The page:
When I sat down to read The Good Sister, I was a little anxious that the book may have been the next in a meaningful sequence. A sequence, I might add, of which I was unfamiliar. Sally Hepworth’s previous works are apt to give one this impression: Each title references something about family.
When first into this book, I decided I was thoroughly confused. I didn’t much like one of the characters. And I started getting annoyed… until, that is, I realised that I had missed the sequencing, which blazes out from the page in each heading. Thus, I went back to the beginning and started again.
You’ll be happy to note that my lackadaisical reading style is my problem, not the author’s.
The Good Sister is about two women: Twins. One, Fern, is autistic. Her narrative provides startling insight into sensory overload, failures of ‘regular’ communication, and the mysteries of human connection. Fern’s twin, Rose, is kind and helpful, seeking only to help her ‘disabled’ sister to succeed, despite her own world falling to pieces.
The author alternates between Fern’s experiences and Rose’s journal entries. Rose is apparently in therapy because her marriage is on the rocks. She is so desperate to have kids that her husband scarpered. When Fern is made aware of Rose’s apparent inability to conceive, she decides to have a baby for her sister.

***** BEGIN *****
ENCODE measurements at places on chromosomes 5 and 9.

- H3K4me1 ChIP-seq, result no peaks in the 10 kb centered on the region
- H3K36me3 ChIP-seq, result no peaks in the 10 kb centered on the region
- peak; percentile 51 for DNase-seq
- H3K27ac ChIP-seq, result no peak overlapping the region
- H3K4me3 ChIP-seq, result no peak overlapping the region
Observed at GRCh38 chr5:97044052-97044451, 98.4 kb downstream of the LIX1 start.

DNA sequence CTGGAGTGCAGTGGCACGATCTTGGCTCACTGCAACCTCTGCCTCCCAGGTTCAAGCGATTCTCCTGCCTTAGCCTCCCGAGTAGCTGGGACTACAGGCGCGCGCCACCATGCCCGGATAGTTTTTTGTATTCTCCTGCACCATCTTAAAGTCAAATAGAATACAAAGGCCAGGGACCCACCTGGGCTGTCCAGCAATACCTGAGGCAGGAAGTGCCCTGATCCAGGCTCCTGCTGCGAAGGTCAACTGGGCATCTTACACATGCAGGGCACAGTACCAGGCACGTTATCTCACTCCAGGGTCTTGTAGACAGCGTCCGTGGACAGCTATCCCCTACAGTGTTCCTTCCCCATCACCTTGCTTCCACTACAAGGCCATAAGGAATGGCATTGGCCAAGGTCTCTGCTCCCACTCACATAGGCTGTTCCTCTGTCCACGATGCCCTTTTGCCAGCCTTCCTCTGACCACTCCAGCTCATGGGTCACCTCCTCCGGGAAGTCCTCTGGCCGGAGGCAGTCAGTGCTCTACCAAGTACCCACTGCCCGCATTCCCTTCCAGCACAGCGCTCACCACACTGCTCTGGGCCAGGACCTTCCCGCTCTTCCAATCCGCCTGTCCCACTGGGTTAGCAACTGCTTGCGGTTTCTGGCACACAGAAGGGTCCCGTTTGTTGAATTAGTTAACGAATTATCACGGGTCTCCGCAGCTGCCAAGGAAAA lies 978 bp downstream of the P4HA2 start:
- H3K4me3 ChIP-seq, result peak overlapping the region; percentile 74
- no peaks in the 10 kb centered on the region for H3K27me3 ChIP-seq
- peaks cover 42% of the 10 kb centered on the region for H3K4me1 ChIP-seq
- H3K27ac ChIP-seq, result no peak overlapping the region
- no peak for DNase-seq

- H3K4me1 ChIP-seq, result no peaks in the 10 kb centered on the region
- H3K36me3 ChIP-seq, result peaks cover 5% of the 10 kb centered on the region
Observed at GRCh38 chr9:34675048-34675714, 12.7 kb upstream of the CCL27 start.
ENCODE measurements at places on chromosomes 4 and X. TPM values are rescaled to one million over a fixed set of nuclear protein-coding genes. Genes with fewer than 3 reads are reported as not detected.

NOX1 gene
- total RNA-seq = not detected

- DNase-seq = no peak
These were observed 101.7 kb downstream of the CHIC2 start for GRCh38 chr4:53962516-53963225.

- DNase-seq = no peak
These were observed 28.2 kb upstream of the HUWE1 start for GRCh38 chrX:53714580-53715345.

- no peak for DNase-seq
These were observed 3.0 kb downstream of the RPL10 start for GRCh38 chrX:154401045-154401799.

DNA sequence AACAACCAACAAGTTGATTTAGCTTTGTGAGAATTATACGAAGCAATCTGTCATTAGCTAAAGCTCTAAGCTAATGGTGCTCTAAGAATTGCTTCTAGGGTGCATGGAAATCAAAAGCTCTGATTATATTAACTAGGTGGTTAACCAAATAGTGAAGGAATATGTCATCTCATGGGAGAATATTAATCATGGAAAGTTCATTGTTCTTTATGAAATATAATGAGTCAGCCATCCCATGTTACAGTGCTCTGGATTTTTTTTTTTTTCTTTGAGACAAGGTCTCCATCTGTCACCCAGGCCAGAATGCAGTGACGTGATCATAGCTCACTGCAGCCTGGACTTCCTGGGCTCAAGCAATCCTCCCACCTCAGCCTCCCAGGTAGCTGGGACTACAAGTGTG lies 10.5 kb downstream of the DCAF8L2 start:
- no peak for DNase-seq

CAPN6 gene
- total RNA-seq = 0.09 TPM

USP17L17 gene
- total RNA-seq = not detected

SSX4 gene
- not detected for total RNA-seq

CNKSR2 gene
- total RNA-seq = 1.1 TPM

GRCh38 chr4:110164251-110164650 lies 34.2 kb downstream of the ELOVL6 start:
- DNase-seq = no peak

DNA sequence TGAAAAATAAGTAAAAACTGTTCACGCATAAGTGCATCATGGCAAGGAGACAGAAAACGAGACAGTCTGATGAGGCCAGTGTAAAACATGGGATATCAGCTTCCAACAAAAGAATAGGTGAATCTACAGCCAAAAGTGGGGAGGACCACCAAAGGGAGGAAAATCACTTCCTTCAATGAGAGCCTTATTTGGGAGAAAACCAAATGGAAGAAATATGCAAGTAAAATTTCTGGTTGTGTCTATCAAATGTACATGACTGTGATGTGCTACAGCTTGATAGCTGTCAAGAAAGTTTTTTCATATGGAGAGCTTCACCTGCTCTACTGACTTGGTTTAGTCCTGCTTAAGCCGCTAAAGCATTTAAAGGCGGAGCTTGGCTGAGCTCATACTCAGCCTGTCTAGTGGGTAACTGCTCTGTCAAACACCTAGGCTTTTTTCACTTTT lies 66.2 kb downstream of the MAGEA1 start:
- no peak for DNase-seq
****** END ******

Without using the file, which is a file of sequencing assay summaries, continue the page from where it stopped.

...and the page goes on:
She believes that she is not a suitable mother, and that this is the least she could do for her twin. Along the way, she falls in love with ‘Wally’: A wealthy minimalist who looks like the famous character in Where’s Wally? books.
The ladies’ mother is in a nursing home, unable to speak. She is apparently brain damaged due to an overdose.
Early on, we understand that Rose’s and Fern’s upbringing was unsavoury: An unstable, addict mother who treated the girls abusively; a murder apparently perpetrated by Fern and hidden by Rose. And a lifetime of guilt and avoidance.
Yet Rose isn’t the woman she appears to be.
Nor is her story.
Hepworth spins this tale with an adept hand. Rose is a difficult character to like, right off the bat. If you’d been sitting next to me as I read, you’d have copped more than one exclamation about how much I disliked her. Fern, in contrast, is endearing and intriguing.
By the time I got to the plot twist, I already had it sussed – but the point of this book isn’t to be surprised or shocked by the twist itself. It’s the impact of the twist on Hepworth’s characters that is of far greater import.
Uncommon as it is to encounter a character with Fern’s attributes, many of us know someone like her. Standing on the outside as we often are, it can be difficult to understand such people and their reticence to participate in social, fun events.
Why can they be strange conversationalists? And how do they navigate the world? You get an insight into all of this from The Good Sister. I admit to reflecting on my own patterns of speech, for example, realising that easy banter is so terribly prone to misunderstanding.
In the acknowledgements, Hepworth hints in at the grey line of appropriateness that exists between sisters. Though if one was to ascribe a social commentary to this story, it’s that you can never know the motivations and perspectives of anyone else. Not your spouse. Not your friends. Not even those with whom you’ve grown up and shared a life.
This book is enough of a page-turner that you can easily enjoy it in one evening. Perhaps, like me, you’ll get to the end and be surprised that your night just disappeared.
Image: The Good Sister – courtesy of Pan Macmillan Australia
Review: Leticia Mooney